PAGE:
That about sums up my travels to and from the National Interfaith Humanitarian Mission (NIHM) to Matanao, Davao del Sur.
Matanao was the third site for the NIHM mission, with the first two serving internally displaced Moro people affected by the conflict in Marawi city in Iligan City and in Maguindanao.
They left at 4am on June 13. Our site was much closer so we didn’t leave until the following afternoon. About 8 people from Davao City joined the mission to Matanao, including journalists. The leader of our group coordinated with those already at the bus terminal to reserve spots for us, as we waited by the highway to climb aboard, all kitted out and ready for the mission.
It was about an hour bus trip from Davao City to Digos City, where we got off the bus and waited for our rides. After about 40 min of waiting, two big trucks pulled up to the station, an army surplus and an open flat bed “Saddam” truck.
We piled on joining the 85 other folks from General Santos City and Sarangani province then continued on our way for about 1.5 hrs. It was a beautiful drive once we got out of the city. We drove until we arrived at Matanao proper where we stopped outside the Catholic church to greet the parish priest who would be our host for the next two days. I joined the greet team and listened to the curfew rules that were in effect due to martial law.
From there we piled back onto the trucks and continued to the actual parish where we would be spending the night. Along the way seeing a spectacular sunset reflecting off the rice fields. I tried to capture it one handed with my phone, as we were bouncing over some rather rough roads at speed and I did not wish to lose my grip on the safety bars of the saddam truck. Still, the view stood still long enough for me to enough photos that one of them turned out ok! 😉
After arriving at the church, we broke off into our various teams. I joined the relief distribution team. Some of the rice needed to be sorted into the 5kg family packs still. I joined the team outside, first preparing the bags, then I served as a mobile lamp post with my headlight providing decent light to allow the packers to see while they worked.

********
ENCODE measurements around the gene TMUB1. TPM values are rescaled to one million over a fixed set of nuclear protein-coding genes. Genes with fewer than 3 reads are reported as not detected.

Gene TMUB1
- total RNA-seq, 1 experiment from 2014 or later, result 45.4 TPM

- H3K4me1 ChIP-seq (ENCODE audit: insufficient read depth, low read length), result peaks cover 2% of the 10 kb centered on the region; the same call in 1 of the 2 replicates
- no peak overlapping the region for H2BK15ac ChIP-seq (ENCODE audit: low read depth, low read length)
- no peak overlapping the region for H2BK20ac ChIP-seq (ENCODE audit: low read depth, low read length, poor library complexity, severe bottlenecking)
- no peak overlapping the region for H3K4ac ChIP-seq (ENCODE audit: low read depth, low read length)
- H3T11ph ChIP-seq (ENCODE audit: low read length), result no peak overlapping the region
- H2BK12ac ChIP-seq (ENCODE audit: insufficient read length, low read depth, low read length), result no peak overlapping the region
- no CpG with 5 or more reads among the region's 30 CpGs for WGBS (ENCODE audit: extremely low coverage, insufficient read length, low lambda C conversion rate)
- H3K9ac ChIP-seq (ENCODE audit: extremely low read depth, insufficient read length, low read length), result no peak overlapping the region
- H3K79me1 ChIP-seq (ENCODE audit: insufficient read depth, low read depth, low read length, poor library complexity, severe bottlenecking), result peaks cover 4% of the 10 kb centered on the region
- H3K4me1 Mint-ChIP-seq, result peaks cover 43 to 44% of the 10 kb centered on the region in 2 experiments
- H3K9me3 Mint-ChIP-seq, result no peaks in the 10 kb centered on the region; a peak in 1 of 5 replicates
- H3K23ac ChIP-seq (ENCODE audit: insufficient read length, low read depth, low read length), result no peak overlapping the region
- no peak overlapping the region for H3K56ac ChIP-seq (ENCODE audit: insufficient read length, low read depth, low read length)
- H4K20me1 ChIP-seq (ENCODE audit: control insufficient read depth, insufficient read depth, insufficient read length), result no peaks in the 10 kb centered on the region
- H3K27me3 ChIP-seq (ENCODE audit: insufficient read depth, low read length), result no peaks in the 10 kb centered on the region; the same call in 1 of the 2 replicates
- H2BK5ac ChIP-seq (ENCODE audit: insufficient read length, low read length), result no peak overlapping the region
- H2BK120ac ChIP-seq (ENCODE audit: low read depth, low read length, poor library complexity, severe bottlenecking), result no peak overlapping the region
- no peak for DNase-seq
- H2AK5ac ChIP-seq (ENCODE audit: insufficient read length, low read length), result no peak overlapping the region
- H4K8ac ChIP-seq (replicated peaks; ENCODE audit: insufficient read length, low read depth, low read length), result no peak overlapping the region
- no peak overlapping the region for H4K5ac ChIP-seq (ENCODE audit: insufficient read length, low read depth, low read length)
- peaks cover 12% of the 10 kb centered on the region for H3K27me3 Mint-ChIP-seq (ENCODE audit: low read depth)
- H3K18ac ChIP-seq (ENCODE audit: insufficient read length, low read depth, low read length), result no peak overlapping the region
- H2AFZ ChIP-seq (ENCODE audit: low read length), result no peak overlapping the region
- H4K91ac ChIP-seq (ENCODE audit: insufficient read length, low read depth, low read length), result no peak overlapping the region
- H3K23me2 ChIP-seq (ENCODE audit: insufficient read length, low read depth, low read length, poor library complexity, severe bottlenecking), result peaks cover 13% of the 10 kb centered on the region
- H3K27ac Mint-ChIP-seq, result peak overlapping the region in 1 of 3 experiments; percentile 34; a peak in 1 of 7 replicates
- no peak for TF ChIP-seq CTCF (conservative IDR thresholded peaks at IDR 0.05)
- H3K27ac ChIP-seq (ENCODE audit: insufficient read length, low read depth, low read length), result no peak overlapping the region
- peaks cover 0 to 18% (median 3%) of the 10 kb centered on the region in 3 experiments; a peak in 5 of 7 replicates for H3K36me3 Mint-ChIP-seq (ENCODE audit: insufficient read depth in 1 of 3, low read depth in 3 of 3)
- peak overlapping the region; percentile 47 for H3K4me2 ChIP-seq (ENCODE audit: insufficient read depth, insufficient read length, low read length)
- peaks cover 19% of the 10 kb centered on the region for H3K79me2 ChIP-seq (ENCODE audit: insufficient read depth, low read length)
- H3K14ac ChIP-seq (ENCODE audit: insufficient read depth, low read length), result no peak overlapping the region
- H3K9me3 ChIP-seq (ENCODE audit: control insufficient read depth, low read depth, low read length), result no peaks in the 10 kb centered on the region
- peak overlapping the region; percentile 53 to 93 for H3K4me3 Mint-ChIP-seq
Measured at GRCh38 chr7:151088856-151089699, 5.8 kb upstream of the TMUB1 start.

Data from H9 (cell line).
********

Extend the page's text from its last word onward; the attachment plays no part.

The next morning we got up very early, loading up the vehicles. It was a 35 min drive up into the mountains before we arrived at Colonsabac, Matanao, Davao del Sur, where we would be having the mission actual in the school gym. As we unloaded and set up banners, displaced persons started to arrive. There were representatives of all the 183 families to participate in the mission and receive relief goods.
Programmed activities began in earnest:
-First, the human rights violations documentation teams broke off with the different ‘puroks’ (think street neighborhoods – approximately 10-15 families)
-After that was concluded there was a time of sharing from the victims, as well as from representatives of the local clergy and national indigenous leaders from Manila.
-Lastly it was time for the relief to be handed out.
Between the second and third activities a veritable thunderstorm barreled down on us and the hot sun turned to cool wind with rain hammering down on the covered gym. I, personally, love the rain and the cool wind it brings…I did not take into account climbing back up into the now slippery and muddy saddam truck, nor having nowhere to hold on to nor room to stand. This was due to the makeshift plastic tarpaulin that covered the bed. With nowhere to hold on, I steeled myself and sat on a banner, my poor back absorbing the shock of the bouncy road, feeling the water seep into my pants as we made our way back to the parish.
Still, this trip made an impression on me. Yes, due to the nature of my kidnap potential it was too dangerous for me to join the other relief mission locations, still, I was glad to be able to join the team to visit the Bl’aan displaced by war. Even though I was on the relief team, I spend most of my time on a new team called the social team, which consisted of me talking to children and their parents, as well as elders from the community to share a moment of solidarity and listen to them. It was a blessing to be part of the overall mission, joining grassroots leaders, students, farmers and other B’laan communities who had made the trip to be in solidarity with their brothers and sisters. For me, even though I ended the trip exhausted, wet, bruised and quite probably sick (so people say after seeing my face today) I am blessed to have been part of this experience.